DARE is popular and well-funded, at least in the United States. However, numerous scientific studies of the program report that D.A.R.E. does not actually decrease drug use among graduates. Some studies have even indicated that there is an increased rate of drug use among D.A.R.E. graduates. In 2001, the Surgeon General of the United States placed the D.A.R.E. program in the category of "Does Not Work".
The D.A.R.E. program enables students to interact with police officers or sheriffs in a controlled, safe, classroom environment. This helps students and officers meet and understand each other in a friendly manner, instead of having to meet when a student commits a crime, or when officers must intervene in domestic disputes and severe family problems. The Surgeon General reports that positive effects have been demonstrated regarding attitudes towards the police.
It is also a crime and violence prevention education program. The D.A.R.E. program cites cases where assertiveness and self-defense education helped prevent students from being harmed. D.A.R.E. officers also help schools when children are threatened, and their presence helps alleviate concerns about situations like school shootings and other threats of violence to children while at school.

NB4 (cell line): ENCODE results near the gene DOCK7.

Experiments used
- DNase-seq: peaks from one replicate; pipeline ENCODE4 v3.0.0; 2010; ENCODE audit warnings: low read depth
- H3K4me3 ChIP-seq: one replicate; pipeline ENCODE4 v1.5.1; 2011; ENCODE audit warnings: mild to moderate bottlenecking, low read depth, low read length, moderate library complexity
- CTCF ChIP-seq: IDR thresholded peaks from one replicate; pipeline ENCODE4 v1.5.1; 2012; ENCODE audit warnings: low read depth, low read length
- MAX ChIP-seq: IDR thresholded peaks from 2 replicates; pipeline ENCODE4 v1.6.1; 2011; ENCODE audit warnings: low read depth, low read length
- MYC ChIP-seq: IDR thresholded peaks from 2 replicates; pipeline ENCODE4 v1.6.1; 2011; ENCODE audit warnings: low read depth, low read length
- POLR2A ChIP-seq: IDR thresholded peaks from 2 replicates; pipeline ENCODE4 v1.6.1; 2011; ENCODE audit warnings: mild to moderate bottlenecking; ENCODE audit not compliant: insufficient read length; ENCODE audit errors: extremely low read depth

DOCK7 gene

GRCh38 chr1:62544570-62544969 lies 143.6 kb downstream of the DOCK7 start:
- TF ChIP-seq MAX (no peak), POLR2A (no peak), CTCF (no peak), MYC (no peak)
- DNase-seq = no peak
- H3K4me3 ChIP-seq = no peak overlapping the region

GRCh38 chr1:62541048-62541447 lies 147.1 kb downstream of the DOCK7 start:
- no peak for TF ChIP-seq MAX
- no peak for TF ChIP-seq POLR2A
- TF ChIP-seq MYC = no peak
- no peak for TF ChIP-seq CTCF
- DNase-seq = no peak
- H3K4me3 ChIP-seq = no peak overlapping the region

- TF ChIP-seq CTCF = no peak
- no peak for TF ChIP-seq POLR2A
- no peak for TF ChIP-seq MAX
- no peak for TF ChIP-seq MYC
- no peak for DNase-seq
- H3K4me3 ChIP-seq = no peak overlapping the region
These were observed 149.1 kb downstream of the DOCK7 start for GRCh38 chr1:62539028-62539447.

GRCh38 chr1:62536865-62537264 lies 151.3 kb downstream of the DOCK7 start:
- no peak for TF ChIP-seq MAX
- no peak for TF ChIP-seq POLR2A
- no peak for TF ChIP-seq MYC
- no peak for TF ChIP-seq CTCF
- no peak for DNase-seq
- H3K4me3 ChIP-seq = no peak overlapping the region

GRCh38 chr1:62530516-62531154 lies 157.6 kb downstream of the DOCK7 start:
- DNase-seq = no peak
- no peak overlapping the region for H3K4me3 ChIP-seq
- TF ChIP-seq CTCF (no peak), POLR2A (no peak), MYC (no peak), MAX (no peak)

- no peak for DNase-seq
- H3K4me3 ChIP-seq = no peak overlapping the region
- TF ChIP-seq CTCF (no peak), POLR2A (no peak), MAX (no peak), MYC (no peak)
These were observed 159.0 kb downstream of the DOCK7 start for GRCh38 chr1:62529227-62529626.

In 2007, a new curriculum for prescription drug abuse and over-the-counter drug abuse was created by D.A.R.E. America. Other contributors included: law enforcement officials; PhRMA; Abbott Laboratories; the Consumer Healthcare and Products Association (CHPA); and a number of other organizations, including the ONDCP, the DEA, the FDA, the NIDA, the SAMHSA Center for Substance Abuse Treatment (SAMHSA/CSAT) and the Partnership for a Drug-Free America.
The senior high school D.A.R.E. project is a reinforcement with the prime lessons for students
After the 1994 Research Triangle Institute study, an article in the New Times Los Angeles stated that the “organization spent $41,000 to try to prevent widespread distribution of the RTI report and started legal action aimed at squelching the study.” The director of publication of the American Journal of Public Health told USA Today that "D.A.R.E. has tried to interfere with the publication of this. They tried to intimidate us." After reporter Dennis Cauchon published a story questioning the effectiveness of D.A.R.E. in USA Today, he received letters from classrooms around the country, all addressed to "Dear D.A.R.E.-basher," and all using nearly identical language.